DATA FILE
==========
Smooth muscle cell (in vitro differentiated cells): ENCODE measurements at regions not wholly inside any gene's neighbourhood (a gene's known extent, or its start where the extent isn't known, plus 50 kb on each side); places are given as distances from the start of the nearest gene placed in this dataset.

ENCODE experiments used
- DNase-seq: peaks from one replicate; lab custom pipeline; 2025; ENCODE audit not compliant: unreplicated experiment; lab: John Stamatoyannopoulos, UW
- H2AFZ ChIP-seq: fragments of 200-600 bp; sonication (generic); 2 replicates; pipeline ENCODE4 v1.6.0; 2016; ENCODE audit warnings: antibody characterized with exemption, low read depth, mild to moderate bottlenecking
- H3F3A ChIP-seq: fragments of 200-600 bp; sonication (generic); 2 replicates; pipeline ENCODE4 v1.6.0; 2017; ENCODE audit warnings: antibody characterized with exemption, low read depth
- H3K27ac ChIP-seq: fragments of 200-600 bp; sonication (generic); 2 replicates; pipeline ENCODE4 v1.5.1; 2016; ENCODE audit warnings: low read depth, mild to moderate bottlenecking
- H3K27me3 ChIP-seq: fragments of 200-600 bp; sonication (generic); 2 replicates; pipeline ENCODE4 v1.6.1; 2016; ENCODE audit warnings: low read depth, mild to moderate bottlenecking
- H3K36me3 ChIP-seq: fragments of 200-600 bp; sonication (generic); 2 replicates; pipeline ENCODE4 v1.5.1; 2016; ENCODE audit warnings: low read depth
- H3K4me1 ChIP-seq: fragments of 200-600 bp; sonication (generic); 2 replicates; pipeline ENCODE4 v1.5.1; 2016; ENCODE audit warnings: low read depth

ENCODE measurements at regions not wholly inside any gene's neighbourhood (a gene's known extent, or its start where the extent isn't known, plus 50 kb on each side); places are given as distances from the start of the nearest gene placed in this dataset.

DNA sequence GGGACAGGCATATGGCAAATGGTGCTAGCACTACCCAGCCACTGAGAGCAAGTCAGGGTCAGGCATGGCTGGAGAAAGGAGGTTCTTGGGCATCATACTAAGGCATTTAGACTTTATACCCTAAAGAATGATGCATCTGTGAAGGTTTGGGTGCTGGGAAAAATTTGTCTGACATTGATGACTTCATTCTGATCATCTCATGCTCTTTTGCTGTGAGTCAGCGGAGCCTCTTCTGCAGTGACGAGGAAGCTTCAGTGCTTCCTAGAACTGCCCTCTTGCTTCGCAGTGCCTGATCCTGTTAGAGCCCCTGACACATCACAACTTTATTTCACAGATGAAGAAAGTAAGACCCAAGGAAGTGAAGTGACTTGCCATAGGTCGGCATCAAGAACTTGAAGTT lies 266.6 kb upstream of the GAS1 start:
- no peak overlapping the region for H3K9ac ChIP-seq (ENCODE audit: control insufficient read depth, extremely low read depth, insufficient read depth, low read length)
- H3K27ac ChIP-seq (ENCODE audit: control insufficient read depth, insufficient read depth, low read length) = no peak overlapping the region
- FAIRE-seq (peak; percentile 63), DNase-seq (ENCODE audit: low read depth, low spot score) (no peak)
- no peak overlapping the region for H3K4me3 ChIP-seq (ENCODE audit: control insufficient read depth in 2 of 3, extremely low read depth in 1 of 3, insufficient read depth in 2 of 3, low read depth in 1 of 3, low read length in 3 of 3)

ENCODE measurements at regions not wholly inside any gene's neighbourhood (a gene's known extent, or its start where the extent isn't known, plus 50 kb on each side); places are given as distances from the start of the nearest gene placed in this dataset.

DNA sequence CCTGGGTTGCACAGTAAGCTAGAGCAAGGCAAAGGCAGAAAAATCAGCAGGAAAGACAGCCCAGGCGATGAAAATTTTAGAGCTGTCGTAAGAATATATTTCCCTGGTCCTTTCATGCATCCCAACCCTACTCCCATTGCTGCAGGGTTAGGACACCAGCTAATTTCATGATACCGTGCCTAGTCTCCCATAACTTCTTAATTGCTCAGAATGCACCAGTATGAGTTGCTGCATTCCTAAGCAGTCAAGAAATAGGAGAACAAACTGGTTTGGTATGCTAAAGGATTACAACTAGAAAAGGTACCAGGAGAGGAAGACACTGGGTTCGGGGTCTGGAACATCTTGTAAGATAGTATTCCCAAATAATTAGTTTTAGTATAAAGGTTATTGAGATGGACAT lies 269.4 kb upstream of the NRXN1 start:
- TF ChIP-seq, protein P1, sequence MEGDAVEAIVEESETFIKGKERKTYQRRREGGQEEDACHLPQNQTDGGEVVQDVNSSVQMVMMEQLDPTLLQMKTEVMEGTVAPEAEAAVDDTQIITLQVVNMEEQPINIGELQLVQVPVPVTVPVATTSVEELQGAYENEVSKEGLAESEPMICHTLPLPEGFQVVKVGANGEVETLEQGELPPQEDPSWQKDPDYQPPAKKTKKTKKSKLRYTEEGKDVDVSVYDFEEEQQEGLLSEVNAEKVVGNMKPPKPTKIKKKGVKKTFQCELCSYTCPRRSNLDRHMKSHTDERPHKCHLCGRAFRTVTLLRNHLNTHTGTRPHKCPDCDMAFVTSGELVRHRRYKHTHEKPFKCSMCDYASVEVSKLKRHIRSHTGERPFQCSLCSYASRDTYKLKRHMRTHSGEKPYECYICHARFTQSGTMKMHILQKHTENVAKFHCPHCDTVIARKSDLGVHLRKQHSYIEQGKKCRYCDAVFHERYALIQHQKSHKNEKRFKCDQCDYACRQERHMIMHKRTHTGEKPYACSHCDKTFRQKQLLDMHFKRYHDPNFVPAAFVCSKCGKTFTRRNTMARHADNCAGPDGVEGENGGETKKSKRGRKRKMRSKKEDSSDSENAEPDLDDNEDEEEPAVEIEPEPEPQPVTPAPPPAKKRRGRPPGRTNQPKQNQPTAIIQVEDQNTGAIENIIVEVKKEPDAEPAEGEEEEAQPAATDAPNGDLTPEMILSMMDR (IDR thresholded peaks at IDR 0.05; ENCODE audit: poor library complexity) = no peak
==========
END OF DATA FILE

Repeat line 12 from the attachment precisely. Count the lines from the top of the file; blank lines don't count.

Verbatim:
- no peak overlapping the region for H3K9ac ChIP-seq (ENCODE audit: control insufficient read depth, extremely low read depth, insufficient read depth, low read length)